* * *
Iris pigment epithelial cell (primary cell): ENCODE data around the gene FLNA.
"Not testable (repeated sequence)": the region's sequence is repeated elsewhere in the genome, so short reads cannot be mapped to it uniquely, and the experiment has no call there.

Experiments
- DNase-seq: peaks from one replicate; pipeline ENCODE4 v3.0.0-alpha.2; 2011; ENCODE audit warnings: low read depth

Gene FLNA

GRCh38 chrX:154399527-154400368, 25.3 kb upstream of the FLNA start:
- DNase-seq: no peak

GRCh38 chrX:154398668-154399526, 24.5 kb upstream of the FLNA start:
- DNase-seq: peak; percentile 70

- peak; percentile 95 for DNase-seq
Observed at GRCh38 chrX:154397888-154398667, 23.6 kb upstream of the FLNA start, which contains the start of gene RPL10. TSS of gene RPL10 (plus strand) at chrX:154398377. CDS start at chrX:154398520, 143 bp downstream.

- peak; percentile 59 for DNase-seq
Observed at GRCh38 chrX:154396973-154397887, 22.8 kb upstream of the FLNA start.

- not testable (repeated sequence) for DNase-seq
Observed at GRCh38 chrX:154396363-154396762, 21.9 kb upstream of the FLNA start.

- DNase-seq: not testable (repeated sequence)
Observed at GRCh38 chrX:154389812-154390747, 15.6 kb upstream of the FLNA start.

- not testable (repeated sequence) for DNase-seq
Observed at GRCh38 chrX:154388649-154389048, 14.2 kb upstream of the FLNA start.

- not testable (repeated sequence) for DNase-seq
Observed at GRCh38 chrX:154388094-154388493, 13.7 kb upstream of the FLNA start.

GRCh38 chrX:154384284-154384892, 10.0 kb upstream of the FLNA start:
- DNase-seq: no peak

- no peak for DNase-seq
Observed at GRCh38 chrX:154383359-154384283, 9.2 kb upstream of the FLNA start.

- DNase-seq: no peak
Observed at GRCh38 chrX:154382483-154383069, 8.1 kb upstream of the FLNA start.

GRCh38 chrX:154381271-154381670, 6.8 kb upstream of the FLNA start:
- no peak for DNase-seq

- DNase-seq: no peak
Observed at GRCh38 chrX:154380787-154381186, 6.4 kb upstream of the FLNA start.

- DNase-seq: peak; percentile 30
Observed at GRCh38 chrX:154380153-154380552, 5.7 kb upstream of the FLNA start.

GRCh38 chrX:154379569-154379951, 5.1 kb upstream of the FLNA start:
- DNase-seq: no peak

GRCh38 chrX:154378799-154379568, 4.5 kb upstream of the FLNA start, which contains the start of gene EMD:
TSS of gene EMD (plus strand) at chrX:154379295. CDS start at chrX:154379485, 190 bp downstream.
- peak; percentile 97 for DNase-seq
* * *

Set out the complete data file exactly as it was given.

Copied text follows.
Iris pigment epithelial cell (primary cell): ENCODE data around the gene FLNA.
"Not testable (repeated sequence)": the region's sequence is repeated elsewhere in the genome, so short reads cannot be mapped to it uniquely, and the experiment has no call there.

Experiments
- DNase-seq: peaks from one replicate; pipeline ENCODE4 v3.0.0-alpha.2; 2011; ENCODE audit warnings: low read depth

Gene FLNA

GRCh38 chrX:154399527-154400368, 25.3 kb upstream of the FLNA start:
- DNase-seq: no peak

GRCh38 chrX:154398668-154399526, 24.5 kb upstream of the FLNA start:
- DNase-seq: peak; percentile 70

- peak; percentile 95 for DNase-seq
Observed at GRCh38 chrX:154397888-154398667, 23.6 kb upstream of the FLNA start, which contains the start of gene RPL10. TSS of gene RPL10 (plus strand) at chrX:154398377. CDS start at chrX:154398520, 143 bp downstream.

- peak; percentile 59 for DNase-seq
Observed at GRCh38 chrX:154396973-154397887, 22.8 kb upstream of the FLNA start.

- not testable (repeated sequence) for DNase-seq
Observed at GRCh38 chrX:154396363-154396762, 21.9 kb upstream of the FLNA start.

- DNase-seq: not testable (repeated sequence)
Observed at GRCh38 chrX:154389812-154390747, 15.6 kb upstream of the FLNA start.

- not testable (repeated sequence) for DNase-seq
Observed at GRCh38 chrX:154388649-154389048, 14.2 kb upstream of the FLNA start.

- not testable (repeated sequence) for DNase-seq
Observed at GRCh38 chrX:154388094-154388493, 13.7 kb upstream of the FLNA start.

GRCh38 chrX:154384284-154384892, 10.0 kb upstream of the FLNA start:
- DNase-seq: no peak

- no peak for DNase-seq
Observed at GRCh38 chrX:154383359-154384283, 9.2 kb upstream of the FLNA start.

- DNase-seq: no peak
Observed at GRCh38 chrX:154382483-154383069, 8.1 kb upstream of the FLNA start.

GRCh38 chrX:154381271-154381670, 6.8 kb upstream of the FLNA start:
- no peak for DNase-seq

- DNase-seq: no peak
Observed at GRCh38 chrX:154380787-154381186, 6.4 kb upstream of the FLNA start.

- DNase-seq: peak; percentile 30
Observed at GRCh38 chrX:154380153-154380552, 5.7 kb upstream of the FLNA start.

GRCh38 chrX:154379569-154379951, 5.1 kb upstream of the FLNA start:
- DNase-seq: no peak

GRCh38 chrX:154378799-154379568, 4.5 kb upstream of the FLNA start, which contains the start of gene EMD:
TSS of gene EMD (plus strand) at chrX:154379295. CDS start at chrX:154379485, 190 bp downstream.
- peak; percentile 97 for DNase-seq